Alex Cullen, the chair of the city transit committee tried to over-rule that decision. However three of the other members voted against him:
The ads being proposed by the Humanist Society of Canada are a test of our commitment to the Charter of Rights & Freedoms, which guarantees both the freedom of expression and the freedom of belief. To believe must include the ability not to believe. If we are to be tolerant of all religions, then we must be tolerant of those who do not profess to a religion. That is why the City of Ottawa should not ban the proposed ads from the Humanist Society, as to do so would violate the very freedoms that we espouse as part of our Charter.This is not just a matter of free speech, but discrimination against atheists. Anyone who lives in Ottawa has seen religious ads on busses:
It is true that the freedoms contained in our Charter are not absolute or limitless - there can be reasonable limits imposed on these by society. The courts have done so and the Advertising Standards Canada, which OC Transpo uses as a guideline, do so within that context. The limits imposed on these freedoms deal with those matters which demean, denigrate or disparage a person or group of persons, which the code of Advertising Standards Canada provides (section 14(c)). While one can disagree with the point of the ads proposed by the Humanist Society of Canada they do not meet this test of the Advertising Standards Canada code, and so should be permitted. To do otherwise is simply censorship.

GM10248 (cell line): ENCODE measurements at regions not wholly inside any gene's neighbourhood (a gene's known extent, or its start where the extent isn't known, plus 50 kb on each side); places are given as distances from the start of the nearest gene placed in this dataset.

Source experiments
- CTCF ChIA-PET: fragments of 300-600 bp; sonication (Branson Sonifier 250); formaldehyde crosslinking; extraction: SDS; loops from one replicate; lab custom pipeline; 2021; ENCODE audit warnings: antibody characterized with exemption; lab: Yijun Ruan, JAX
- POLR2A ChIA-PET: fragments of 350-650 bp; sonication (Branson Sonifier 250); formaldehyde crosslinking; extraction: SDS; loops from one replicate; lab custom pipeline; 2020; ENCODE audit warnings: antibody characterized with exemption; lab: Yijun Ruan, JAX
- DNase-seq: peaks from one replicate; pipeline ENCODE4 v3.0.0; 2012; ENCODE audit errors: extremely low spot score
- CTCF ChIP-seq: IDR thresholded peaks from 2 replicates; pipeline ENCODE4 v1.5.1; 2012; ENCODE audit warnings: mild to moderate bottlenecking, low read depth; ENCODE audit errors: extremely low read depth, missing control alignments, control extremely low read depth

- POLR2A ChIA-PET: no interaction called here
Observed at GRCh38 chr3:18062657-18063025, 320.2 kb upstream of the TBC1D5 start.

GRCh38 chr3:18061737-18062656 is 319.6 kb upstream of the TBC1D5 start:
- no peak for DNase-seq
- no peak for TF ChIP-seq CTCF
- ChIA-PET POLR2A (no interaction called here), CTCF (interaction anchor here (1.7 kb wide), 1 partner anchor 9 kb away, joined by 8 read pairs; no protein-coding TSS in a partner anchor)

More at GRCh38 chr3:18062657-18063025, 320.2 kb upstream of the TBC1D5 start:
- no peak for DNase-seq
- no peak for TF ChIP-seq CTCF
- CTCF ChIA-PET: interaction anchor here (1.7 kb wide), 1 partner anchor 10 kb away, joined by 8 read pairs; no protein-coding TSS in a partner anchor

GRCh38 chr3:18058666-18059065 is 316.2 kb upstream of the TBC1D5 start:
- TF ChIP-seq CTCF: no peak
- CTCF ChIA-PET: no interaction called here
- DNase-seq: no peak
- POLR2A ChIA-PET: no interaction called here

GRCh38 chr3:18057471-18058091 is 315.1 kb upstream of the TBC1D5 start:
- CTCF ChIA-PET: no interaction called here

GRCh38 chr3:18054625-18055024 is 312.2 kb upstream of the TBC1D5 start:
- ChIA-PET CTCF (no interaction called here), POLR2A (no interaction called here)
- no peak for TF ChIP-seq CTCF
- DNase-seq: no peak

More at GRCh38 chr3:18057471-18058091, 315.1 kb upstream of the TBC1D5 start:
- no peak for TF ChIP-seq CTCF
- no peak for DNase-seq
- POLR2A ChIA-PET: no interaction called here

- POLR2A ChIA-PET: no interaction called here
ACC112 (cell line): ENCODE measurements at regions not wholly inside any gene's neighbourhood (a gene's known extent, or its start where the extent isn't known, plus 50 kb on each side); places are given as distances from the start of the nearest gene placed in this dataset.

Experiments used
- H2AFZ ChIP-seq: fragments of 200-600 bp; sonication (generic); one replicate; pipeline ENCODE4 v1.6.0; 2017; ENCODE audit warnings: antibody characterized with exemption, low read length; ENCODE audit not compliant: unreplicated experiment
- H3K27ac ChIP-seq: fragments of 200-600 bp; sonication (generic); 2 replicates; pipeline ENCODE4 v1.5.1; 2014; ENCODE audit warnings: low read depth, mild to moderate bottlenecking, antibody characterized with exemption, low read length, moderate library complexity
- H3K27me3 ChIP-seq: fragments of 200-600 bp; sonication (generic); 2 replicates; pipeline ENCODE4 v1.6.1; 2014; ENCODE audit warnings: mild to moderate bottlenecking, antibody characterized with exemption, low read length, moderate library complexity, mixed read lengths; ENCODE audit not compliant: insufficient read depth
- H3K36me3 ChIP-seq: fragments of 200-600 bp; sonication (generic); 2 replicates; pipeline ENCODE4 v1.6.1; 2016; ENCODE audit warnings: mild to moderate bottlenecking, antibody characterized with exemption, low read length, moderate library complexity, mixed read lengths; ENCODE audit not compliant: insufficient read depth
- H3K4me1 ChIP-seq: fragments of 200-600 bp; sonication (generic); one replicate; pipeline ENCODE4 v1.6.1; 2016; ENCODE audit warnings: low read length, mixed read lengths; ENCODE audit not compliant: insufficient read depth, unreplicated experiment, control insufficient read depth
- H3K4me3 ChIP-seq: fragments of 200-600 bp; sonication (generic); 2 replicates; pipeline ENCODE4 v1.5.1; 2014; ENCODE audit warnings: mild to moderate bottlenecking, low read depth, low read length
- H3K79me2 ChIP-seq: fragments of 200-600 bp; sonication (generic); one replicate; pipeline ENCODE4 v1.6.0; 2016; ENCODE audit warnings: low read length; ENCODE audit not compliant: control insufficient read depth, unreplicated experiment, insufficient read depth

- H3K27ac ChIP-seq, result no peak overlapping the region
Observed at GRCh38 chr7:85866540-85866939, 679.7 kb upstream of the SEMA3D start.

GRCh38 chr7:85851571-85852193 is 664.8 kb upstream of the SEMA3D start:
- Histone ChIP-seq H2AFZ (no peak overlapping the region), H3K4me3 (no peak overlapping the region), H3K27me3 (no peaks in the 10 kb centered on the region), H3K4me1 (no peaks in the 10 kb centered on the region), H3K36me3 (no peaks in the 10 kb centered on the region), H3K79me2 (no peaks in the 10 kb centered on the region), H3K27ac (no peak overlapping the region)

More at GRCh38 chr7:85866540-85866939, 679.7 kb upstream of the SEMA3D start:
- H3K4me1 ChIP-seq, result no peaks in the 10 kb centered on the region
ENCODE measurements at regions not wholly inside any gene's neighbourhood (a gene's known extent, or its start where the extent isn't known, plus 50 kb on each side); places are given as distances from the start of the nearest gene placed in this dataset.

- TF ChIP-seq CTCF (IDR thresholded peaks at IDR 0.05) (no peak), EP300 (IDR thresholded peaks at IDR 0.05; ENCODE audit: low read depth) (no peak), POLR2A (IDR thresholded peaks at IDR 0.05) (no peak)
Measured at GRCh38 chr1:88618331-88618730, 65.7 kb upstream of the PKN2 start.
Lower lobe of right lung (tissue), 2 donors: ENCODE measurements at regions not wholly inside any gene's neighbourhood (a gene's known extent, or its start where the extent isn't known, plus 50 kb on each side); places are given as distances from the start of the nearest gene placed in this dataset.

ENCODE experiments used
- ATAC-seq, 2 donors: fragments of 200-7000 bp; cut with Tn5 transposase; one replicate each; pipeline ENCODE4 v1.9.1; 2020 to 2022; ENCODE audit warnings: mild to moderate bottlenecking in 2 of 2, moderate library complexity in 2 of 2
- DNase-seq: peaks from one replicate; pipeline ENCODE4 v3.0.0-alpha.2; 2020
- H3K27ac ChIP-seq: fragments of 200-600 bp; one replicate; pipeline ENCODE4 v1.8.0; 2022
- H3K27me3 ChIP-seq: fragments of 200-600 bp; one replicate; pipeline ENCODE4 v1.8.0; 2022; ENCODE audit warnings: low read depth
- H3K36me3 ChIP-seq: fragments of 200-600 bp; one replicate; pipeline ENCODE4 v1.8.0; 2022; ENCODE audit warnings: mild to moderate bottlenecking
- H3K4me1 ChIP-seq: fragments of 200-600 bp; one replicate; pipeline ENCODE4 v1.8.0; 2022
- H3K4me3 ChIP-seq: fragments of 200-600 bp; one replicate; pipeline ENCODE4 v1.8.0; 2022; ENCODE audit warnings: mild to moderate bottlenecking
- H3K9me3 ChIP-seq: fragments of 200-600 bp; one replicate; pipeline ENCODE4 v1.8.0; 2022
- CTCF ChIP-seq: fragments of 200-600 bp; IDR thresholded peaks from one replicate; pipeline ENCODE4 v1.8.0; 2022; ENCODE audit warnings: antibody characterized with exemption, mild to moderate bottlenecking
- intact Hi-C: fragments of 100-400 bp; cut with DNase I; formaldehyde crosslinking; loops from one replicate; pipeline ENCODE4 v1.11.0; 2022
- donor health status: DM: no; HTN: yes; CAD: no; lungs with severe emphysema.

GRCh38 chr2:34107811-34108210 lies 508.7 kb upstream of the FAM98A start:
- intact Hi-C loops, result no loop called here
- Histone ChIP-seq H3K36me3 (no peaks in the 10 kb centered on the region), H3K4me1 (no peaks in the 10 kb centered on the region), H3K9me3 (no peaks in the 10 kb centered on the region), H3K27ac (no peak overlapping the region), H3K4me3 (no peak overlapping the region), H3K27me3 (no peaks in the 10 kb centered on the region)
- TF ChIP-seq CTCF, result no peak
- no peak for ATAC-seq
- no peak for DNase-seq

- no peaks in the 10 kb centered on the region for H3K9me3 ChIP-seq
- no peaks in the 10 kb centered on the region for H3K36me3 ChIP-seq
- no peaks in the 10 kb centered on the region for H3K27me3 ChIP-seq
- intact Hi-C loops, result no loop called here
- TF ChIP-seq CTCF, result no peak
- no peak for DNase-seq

Unfortunately Transit Committee today, on a 3-3 vote(!), rejected my motion to permit these ads. I will be bringing this matter to City Council on March 11. Please let my Council colleagues know your views.
"Grow stronger through this simple exercise - pray"
"You say his name often on the highway. Why not try saying it in church?"
The "Alpha Course" has advertised on OCTranspo busses.
The Bible Bus Studies group have received permission to run their ads.
Alex Cullen has put forward a motion for March 11th that says it all, really. It's a matter of free speech, it's about not discriminating against atheists. It's about making sure any policy is fair and applied fairly.